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NY still struggling after storm

Thousands remain without power in western New York as cleanup from last week's winter storm continues.


Thousands remain without power in western New York as cleanup from last week's winter storm continues.

Parts of western New York received two feet of snow overnight Thursday. The weekend's warm weather and this week's expected rain is contributing to already swollen creeks and rivers. To add to the misery, some 300,000 people are still without power and phone lines from last week's winter storm. High winds and heavy ice and snow downed trees and power lines.

Many school districts canceled this week of school because the power is still off and because so many trees remain down as residents and road crews try to clean up the mess. Some areas are expected to remain without power until Friday. Erie County also has a boil order in effect.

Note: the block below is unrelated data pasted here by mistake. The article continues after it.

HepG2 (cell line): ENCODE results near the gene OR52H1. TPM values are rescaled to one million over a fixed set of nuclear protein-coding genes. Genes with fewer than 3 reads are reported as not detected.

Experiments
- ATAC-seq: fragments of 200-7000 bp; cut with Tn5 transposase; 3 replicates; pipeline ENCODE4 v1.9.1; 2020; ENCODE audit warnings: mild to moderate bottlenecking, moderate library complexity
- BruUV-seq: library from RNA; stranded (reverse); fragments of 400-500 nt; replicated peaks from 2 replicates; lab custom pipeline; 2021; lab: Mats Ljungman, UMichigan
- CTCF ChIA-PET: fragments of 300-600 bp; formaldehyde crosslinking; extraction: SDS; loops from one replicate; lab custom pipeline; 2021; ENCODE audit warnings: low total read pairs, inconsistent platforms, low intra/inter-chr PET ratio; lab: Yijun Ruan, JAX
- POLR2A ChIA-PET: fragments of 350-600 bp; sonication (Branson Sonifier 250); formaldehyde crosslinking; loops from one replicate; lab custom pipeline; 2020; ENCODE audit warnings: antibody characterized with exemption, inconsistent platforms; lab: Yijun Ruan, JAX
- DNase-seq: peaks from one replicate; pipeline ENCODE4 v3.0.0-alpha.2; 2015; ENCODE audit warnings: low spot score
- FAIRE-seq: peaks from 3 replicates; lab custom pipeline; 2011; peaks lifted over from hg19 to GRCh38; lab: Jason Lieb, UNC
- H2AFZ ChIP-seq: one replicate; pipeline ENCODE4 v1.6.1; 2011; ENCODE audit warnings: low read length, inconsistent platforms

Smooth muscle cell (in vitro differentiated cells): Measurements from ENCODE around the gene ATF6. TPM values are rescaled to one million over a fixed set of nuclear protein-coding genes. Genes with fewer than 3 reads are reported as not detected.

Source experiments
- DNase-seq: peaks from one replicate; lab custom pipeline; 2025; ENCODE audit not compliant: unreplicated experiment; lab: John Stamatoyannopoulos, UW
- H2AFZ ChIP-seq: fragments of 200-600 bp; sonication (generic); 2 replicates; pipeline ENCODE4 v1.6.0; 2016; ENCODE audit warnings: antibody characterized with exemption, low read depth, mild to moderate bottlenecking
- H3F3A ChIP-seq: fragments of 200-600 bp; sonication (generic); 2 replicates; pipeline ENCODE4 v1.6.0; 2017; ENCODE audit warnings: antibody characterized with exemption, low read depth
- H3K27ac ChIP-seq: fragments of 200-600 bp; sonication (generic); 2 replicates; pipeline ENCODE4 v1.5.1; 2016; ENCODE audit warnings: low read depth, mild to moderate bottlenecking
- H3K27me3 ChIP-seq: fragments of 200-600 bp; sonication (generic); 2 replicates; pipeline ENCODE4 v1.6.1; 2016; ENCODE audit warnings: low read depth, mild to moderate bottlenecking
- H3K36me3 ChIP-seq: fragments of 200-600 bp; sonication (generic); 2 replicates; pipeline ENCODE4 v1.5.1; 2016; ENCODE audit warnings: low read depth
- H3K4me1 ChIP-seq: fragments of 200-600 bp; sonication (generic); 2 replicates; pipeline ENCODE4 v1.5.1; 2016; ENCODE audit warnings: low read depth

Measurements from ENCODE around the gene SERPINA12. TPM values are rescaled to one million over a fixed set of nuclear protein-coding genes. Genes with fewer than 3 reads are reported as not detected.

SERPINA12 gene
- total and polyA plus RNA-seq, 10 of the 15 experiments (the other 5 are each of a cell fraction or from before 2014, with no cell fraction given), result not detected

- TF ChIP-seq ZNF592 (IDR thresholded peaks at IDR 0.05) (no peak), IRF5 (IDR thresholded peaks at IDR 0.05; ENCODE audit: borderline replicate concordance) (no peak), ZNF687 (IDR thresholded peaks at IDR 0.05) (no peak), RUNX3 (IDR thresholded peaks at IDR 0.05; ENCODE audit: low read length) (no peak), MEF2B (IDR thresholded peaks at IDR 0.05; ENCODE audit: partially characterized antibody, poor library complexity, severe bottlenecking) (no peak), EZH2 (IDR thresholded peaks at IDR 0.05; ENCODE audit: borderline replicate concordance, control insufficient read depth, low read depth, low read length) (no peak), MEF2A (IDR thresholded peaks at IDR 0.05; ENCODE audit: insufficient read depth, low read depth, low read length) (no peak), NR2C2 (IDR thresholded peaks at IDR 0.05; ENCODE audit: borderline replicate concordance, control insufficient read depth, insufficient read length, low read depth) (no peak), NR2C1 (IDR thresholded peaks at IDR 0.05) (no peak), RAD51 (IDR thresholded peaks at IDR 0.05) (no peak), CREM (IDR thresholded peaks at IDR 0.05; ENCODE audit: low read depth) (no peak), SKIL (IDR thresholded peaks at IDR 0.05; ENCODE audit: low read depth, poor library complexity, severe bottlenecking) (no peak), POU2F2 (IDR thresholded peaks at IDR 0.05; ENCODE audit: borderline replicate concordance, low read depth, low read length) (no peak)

President George Bush issued a federal disaster declaration for New York to help local and state responders attend to the snowstorm's destruction. Three deaths are also blamed on the storm.

"(The Federal Emergency Management Agency's) emergency declaration is welcomed news and lifts a tremendous financial burden for the costs of debris removal and protective measures taken by the communities in Erie, Genesee, Niagara and Orleans counties who were battered by this freak October storm," said New York Gov. George Pataki.

The forecast for the week in the western New York area calls for rain almost every day, which has emergency officials eyeing river and creek water levels.

Disaster responders worry that the combination of no power, empty grocery stores and the driving ban will hit low-income families very hard.

"I'm worried about those people living day to day," said Joann Hale, a Disaster Response and Recovery Liaison for Church World Service. "These folks can't get to the agencies that offer help because businesses are closed. There's also a driving ban. If you're fortunate enough to own a home, but yet there's no power and you can't get to work - you're going to be hurting."

Hale, who lives in western New York, said many roads remain impassable due to the downed trees. "It looks like many were hit by a helicopter."

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